My mother and grandmother are dead. His parents are both in their seventies. We don’t have a kid yet. There’s a very real chance that his parents could die before we add a kid to our family or while the child(ren) are still young.
I read this article about explaining a death to your kid when you are a non-believer and it really touched me.
#1 Explain what happened.
Give the facts as you know them and don’t embellish or lie to make it “easier”.
I told her that his body had stopped working, he had died, and we would not be able to see him again. She then asked me if the doctors could make his body work again. To which I had to reply with a simple no.
#2 Let the child feel how they feel.
Don’t say, “Don’t feel badly”. Of course they feel badly, someone they loved had just died.
She cried. I cried. We held each other.
#3 Include your child in the ceremony
The reason we have ceremonies to help us process what’s going on. Don’t keep your children from that.
My beautiful little girl held my hand, stepped into the river, where my father played as a child, and helped me put him to rest there. With our family surrounding us, we watched as he trickled, a beautiful golden stream, down the bends of his childhood. She looked to me and said, “Mommy, he’s everywhere.”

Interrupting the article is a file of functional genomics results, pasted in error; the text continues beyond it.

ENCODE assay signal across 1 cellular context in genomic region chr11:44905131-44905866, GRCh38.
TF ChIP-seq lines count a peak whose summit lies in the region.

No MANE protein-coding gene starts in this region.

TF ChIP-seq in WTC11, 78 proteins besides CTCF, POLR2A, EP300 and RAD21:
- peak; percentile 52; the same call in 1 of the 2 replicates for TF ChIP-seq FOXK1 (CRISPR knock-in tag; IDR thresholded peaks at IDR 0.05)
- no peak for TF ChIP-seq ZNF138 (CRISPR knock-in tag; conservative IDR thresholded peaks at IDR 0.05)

#4 Don’t try to “get past” it
It’s going to come up again and everyone is going to feel badly again ….and that’s okay.
My daughter will still ask occasionally if we can “fix” her grandfather and bring him back, and those days are always hard. Most days though, she tells me he is growing into beautiful flowers, making the world beautiful for her. Those are the days when I know that she is at peace and I did the best I could
We all have different feelings about life and death, but I loved the way this author put her experience into words. Please go on over to OffbeatFamilies.com and read the whole article.
Fair warning: get your hankies.